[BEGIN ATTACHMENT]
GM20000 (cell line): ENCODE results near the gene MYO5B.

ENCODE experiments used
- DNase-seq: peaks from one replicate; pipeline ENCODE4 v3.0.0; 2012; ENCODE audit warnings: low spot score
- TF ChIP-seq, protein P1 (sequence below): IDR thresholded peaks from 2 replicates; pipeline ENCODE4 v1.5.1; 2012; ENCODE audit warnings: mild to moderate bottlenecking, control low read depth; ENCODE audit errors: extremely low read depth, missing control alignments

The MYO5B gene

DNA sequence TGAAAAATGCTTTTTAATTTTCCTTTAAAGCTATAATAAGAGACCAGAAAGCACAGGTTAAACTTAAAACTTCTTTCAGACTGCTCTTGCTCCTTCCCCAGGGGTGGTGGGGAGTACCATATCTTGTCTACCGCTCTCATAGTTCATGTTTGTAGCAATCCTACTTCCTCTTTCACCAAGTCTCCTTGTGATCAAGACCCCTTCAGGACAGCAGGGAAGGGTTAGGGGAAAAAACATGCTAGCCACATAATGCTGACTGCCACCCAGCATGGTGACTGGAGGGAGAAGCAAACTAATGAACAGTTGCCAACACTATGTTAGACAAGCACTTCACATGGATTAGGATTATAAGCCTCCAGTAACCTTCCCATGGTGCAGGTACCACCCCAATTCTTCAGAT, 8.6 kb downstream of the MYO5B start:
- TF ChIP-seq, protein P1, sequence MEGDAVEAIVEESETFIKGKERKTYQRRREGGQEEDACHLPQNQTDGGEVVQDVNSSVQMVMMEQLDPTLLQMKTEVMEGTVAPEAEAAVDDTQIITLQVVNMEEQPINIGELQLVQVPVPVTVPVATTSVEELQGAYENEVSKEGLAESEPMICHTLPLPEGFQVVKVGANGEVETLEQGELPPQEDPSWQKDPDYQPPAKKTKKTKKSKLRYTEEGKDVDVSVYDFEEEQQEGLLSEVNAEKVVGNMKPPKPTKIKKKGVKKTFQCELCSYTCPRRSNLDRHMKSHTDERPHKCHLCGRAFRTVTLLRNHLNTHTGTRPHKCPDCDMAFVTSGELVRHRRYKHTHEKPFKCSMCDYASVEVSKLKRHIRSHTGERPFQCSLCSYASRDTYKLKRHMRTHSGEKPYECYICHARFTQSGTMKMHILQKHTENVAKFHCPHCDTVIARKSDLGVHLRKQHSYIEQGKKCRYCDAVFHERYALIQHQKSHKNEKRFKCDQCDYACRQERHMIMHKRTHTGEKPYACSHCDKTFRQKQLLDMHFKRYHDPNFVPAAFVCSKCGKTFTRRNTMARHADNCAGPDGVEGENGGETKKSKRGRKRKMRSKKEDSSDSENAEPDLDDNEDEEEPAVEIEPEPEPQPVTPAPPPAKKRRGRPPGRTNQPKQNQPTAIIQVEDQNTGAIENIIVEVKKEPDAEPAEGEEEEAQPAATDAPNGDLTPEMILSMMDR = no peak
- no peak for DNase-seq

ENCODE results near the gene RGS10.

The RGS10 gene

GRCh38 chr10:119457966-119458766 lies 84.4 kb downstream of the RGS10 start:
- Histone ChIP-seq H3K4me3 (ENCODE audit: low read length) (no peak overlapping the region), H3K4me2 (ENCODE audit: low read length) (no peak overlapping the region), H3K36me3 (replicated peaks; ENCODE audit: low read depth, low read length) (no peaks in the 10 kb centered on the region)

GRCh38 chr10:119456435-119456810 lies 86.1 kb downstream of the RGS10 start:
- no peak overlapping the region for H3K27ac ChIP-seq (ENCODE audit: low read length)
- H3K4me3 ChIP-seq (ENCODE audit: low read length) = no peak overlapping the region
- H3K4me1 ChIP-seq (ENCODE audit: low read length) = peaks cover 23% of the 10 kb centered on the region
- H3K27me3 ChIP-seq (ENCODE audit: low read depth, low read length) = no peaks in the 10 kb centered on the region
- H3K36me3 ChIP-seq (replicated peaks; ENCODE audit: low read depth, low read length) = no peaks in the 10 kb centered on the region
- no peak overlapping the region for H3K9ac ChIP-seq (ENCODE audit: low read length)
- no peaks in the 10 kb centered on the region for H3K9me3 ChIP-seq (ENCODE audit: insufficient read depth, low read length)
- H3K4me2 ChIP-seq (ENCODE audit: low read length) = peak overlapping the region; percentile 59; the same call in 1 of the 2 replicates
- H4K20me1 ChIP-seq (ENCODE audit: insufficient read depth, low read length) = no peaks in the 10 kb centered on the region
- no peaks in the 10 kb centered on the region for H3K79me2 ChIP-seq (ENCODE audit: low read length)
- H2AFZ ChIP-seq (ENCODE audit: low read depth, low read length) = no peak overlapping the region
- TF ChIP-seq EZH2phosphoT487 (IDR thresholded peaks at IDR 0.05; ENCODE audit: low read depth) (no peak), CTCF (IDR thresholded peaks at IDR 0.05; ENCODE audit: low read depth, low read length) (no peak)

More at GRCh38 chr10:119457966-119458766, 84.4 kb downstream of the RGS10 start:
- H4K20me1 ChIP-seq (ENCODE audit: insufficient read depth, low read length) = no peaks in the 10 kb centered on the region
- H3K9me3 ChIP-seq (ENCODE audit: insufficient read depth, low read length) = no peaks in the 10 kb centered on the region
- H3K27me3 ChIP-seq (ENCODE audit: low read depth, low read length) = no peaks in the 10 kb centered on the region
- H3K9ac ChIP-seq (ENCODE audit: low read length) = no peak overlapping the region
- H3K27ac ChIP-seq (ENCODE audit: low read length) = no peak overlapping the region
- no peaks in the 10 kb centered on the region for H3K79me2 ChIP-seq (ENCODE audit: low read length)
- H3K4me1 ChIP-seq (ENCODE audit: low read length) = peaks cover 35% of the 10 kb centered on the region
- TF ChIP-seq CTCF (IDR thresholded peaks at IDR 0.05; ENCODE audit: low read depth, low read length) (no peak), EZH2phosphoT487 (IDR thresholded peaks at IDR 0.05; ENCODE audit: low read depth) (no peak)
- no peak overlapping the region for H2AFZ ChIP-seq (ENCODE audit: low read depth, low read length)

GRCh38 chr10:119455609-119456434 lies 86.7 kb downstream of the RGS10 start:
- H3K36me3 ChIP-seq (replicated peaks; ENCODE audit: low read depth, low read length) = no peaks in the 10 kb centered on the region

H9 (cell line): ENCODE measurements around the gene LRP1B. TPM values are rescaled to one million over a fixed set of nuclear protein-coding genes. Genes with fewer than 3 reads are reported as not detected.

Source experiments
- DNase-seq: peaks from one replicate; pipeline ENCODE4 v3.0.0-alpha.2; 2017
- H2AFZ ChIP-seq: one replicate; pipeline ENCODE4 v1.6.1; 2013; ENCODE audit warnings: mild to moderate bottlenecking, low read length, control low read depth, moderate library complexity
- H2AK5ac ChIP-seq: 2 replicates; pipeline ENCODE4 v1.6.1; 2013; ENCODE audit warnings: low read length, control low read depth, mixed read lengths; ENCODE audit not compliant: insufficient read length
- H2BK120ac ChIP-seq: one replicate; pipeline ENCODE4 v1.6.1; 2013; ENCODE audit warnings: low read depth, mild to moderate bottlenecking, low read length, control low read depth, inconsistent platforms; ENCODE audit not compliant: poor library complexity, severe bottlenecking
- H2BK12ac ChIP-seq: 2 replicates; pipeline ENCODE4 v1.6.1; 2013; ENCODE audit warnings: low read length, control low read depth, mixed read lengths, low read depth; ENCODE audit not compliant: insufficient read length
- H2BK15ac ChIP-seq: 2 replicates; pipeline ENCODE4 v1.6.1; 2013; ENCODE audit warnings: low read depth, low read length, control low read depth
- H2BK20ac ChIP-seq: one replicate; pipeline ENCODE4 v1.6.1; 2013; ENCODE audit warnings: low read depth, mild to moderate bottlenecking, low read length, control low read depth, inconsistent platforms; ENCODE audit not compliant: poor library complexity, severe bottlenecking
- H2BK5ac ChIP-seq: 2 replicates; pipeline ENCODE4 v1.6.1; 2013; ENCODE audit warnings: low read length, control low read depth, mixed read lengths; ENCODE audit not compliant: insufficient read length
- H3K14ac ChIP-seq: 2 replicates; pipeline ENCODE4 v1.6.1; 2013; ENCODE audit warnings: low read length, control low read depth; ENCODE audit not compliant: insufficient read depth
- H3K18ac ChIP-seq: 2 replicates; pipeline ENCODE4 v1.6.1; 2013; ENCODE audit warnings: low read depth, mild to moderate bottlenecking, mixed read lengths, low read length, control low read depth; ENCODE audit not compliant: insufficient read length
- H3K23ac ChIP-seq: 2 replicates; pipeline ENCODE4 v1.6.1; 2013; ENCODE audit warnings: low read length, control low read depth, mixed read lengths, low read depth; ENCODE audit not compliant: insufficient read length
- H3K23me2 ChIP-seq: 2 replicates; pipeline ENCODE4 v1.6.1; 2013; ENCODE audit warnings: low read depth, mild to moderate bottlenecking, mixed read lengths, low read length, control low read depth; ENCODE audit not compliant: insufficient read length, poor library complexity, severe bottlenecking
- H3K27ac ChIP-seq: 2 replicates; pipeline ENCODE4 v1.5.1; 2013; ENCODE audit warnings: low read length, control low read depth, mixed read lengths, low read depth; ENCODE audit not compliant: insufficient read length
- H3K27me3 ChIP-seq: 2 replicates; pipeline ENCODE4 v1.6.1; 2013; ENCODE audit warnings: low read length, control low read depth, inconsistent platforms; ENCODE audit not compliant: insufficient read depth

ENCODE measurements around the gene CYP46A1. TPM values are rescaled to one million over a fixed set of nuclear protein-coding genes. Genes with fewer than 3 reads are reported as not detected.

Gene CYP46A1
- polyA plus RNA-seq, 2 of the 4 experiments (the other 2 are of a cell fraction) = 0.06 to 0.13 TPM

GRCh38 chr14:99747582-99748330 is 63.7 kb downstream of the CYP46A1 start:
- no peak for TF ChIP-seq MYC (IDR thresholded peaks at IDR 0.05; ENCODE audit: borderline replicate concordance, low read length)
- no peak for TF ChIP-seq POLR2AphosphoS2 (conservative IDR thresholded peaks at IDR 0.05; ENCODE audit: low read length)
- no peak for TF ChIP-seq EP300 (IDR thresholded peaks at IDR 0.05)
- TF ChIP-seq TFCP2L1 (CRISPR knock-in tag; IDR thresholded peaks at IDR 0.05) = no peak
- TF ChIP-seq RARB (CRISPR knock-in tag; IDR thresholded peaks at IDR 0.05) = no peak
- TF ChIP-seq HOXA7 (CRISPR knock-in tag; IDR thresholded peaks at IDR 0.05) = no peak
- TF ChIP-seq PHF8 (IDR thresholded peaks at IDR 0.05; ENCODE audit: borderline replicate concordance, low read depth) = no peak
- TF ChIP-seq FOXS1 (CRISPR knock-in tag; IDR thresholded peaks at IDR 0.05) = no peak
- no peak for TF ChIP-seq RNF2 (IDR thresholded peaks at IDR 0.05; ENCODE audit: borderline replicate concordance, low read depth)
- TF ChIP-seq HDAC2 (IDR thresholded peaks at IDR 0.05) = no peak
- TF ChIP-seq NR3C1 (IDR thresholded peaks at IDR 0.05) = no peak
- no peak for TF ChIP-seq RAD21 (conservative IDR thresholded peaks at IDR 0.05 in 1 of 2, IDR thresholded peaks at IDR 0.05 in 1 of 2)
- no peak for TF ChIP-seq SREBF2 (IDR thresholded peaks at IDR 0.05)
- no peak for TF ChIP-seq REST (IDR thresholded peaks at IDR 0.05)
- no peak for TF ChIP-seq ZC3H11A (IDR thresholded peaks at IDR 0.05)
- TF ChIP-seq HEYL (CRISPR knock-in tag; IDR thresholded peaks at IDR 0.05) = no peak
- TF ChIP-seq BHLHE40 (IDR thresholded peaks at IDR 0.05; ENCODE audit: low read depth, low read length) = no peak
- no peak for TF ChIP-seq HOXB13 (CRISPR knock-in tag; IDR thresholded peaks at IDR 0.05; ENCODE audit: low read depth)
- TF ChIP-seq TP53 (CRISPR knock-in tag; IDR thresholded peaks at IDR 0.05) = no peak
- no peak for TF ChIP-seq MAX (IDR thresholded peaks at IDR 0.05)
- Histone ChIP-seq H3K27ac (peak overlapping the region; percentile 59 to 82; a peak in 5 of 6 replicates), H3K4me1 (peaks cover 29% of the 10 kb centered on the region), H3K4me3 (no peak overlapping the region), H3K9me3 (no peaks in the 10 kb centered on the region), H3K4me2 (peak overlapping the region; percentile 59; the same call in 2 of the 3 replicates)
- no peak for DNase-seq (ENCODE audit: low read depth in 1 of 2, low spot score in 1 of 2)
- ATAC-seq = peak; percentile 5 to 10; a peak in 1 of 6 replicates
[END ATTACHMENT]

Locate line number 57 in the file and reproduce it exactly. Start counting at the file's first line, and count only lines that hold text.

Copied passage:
GRCh38 chr14:99747582-99748330 is 63.7 kb downstream of the CYP46A1 start: